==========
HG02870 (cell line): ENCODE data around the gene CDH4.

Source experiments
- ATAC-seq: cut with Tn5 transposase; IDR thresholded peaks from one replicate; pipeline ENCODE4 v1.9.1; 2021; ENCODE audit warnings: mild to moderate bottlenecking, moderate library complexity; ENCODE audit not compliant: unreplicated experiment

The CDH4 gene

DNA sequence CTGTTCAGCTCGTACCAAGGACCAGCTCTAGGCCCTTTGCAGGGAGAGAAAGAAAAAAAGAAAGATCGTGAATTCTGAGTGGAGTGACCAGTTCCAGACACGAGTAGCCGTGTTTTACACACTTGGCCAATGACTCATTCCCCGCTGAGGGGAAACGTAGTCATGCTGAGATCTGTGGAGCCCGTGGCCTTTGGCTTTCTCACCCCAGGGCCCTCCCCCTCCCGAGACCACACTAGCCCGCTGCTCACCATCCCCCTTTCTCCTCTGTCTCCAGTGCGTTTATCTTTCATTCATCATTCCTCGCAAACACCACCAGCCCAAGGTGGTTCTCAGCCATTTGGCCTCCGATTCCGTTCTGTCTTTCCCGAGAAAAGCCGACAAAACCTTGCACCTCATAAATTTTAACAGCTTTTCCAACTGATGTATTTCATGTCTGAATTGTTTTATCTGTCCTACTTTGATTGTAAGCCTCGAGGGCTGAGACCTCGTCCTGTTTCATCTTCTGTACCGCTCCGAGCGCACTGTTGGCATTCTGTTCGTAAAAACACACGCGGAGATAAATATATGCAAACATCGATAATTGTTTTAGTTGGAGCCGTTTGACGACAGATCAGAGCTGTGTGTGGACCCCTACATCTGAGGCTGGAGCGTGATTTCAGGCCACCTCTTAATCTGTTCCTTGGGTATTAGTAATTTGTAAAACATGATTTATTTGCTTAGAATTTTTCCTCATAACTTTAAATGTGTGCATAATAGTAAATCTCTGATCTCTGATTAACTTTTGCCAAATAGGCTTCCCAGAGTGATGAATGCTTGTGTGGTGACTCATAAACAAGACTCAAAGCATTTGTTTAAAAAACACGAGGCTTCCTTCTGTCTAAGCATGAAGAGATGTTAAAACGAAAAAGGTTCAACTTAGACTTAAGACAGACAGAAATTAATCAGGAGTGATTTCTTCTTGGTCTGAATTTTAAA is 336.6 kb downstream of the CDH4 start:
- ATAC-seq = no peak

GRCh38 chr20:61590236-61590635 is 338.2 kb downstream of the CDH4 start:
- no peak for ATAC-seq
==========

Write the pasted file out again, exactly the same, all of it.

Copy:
HG02870 (cell line): ENCODE data around the gene CDH4.

Source experiments
- ATAC-seq: cut with Tn5 transposase; IDR thresholded peaks from one replicate; pipeline ENCODE4 v1.9.1; 2021; ENCODE audit warnings: mild to moderate bottlenecking, moderate library complexity; ENCODE audit not compliant: unreplicated experiment

The CDH4 gene

DNA sequence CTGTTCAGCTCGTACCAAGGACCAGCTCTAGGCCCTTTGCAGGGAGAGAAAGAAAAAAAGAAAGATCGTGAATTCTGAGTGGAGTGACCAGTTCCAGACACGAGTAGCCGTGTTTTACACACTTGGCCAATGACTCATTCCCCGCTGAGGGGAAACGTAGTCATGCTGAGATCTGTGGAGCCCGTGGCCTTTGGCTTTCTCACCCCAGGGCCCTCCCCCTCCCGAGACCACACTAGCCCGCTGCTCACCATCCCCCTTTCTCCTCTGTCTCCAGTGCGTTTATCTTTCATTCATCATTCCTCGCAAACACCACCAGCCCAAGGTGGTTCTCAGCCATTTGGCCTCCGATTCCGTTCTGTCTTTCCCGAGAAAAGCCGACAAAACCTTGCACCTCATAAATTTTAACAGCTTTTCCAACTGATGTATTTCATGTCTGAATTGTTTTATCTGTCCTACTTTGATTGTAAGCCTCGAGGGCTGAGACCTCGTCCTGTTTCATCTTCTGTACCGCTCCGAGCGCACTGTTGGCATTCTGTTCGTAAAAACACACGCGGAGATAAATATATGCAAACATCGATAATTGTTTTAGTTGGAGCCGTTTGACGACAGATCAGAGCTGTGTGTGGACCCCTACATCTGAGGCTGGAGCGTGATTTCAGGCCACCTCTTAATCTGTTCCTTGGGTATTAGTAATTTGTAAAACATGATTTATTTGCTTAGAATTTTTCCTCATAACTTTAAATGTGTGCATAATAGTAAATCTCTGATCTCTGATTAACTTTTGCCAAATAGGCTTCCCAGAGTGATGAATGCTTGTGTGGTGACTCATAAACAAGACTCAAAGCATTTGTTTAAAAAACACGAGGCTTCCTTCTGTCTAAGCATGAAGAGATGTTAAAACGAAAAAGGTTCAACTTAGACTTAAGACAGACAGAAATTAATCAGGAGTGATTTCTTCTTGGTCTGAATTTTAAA is 336.6 kb downstream of the CDH4 start:
- ATAC-seq = no peak

GRCh38 chr20:61590236-61590635 is 338.2 kb downstream of the CDH4 start:
- no peak for ATAC-seq